Tuesday, January 3, 2023

New Year's Resolutions of an Early-Mid-Career Researcher in Germany

Three years ago (before COVID and the birth of my now toddler, which have put my academic life on hold in some ways), I wrote a New Year's post summarising my year and my new year's resolutions. Though I see it as a kind of superstition, I still like to take this time of the year to think about my achievements so far, and about what I need to do next to get where I want to get (and, of course, about where I want to get in the first place). In some years, it's easy: it is clear what I need to focus on. In other years, it's hard: Either there are too many things to focus on, or I decide that, actually, everything is going well, and I don't need to change anything. This year, it's hard in a different sense: It's not really clear what I can do to get any closer to my goals. 

My current position is not untypical for an early-to-mid-career researcher in Germany. In some ways, it is clear where I need to get to. The goal for most researchers here is a professorship. The timing is clear, too: there is a limit on the number of years one can work as a postdoc (a controversial German law, with a beautiful compound word for a name: Wissenschaftszeitvertragsgesetz). This means that I need to get a professorship (or other permanent academic position) within ca. 2 years, or else leave academia. Getting a permanent position would be good in any case, when trying to lead a stable family life and after having taken out a mortgage for a flat. Professorship positions are very competitive, especially if you are not too flexible with moving to a different city and even more so if the city where you would like to stay is Munich. 

With the high competition, finding a way directly to a professorship (i.e., applying for a professorship position and getting it) is very unlikely. The professorship application process is rather intimidating, and relies a lot on insider knowledge from other academics ("hidden curriculum"). The procedure is often not very transparent, so it is difficult to know just how far I am from getting shortlisted or even selected as the winner. The alternative is to try some other things to increase the probability of getting a professorship. This includes applying for prestigious grants or publishing high-profile papers. At some stage, my university guaranteed a professorship to any winner of an ERC Starting Grant, but they have now cancelled this policy. Some funding bodies allow one to apply for financing for a professorship position, but this requires the university to commit to paying the new professor's salary after the end of the funding period. In any case, applying for prestigious grants in itself is very competitive, so to increase the chances here, one needs to apply for less competitive grants and publish papers. In short, one just has to repeatedly try various things that cost a lot of resources and have a relatively low chance of success. This does not lend itself as a good new year's resolution, because there is no single action that I could commit to doing, either as a one-off or as a repeated activity.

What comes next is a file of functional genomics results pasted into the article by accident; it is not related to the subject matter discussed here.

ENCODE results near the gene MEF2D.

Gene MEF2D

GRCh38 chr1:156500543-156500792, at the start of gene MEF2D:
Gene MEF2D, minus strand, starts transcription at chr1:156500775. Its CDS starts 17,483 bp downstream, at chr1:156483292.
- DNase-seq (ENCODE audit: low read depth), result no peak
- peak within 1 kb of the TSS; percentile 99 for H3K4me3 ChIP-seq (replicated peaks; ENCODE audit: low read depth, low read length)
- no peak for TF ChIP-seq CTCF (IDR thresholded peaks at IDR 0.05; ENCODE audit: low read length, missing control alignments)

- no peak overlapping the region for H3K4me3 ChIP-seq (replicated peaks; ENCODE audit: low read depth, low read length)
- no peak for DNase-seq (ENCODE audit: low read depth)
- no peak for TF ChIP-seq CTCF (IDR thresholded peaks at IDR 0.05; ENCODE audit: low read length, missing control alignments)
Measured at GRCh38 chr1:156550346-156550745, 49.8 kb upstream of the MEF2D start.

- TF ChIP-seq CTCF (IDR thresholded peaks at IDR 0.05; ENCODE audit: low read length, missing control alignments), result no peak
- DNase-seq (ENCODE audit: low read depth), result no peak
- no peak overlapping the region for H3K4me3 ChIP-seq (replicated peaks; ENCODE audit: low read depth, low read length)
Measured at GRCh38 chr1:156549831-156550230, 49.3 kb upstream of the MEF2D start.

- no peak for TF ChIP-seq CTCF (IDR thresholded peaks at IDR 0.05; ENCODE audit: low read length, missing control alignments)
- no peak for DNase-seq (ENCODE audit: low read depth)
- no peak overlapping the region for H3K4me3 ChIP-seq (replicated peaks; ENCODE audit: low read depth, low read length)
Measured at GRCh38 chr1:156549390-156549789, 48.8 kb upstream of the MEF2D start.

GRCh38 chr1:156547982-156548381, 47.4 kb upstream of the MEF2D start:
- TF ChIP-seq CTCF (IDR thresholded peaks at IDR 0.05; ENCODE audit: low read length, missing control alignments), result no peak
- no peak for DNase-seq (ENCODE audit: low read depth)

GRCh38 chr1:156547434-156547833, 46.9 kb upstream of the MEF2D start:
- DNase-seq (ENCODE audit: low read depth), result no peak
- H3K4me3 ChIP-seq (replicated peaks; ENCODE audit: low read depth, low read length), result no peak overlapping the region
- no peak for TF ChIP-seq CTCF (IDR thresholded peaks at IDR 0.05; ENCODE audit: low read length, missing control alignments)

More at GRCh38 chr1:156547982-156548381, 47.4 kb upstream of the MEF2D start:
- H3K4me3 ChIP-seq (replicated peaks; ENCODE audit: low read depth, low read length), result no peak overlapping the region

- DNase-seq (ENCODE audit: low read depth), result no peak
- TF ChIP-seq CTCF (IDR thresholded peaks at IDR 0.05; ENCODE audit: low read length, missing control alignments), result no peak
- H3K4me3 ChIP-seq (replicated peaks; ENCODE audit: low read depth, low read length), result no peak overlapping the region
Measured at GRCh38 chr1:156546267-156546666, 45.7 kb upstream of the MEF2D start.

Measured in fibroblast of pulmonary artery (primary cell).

Of course, my ambitions are not simply to get a professorship for the sake of getting a professorship, but primarily I would like to continue with my research agenda, and getting a professorship is one of the not-so-many ways to do this. Having a stable job to build up my research team is a necessary condition for doing good research, but it's not sufficient. There are skills that I still need to improve to keep up-to-date with the best research practices. Picking a skill to improve would be a good new year's resolution, but it may not help me to get any closer to a professorship position. Such skills could be learning a new language or improving my programming skills, for example, by learning more about Natural Language Processing. If I pick one such skill to focus on in 2023, I may find that I'll have to abandon it, because it will be more advantageous, in the short-term, to focus on writing a paper or grant proposal. On top of that, I also somehow keep my head above water with student supervision, family life (which I will not compromise on), and bureaucratic duties (unlike the former two duties, something that I don't enjoy doing at all but that keeps increasing as I progress in my academic career). Keeping my head above water could be a good new year's resolution, but - well - it sounds a bit depressing.

With what I have written above, some (myself included) might wonder if my ambitions are too high. In the German system, an academic career is almost an all-or-none affair (leaving academia vs. becoming a full professor, who, in Germany, have a lot more freedom and power than professors in many other countries). There are options in between a professorship in Munich and leaving academia, though. These include: applying for professorships at universities outside of Munich (which would be an inconvenience, but not a disaster for my family life), though these are also very competitive. There are non-university tertiary education institutions which hire professors, but I've heard that there is such a high teaching load that, in practice, there is just no time for research. There might be research positions outside of universities that could interest me, though I haven't found anything convincing yet. Maybe I should make it my new year's resolution to decide what I really want, and whether my ambitions are realistic. But this kind of decision is likely to change a lot, with incoming information, such as future successes or failures, and is unlikely to be completed by the end of the year. 

In the end, I think I'll just stick to eating more vegetables as my new year's resolution for 2023.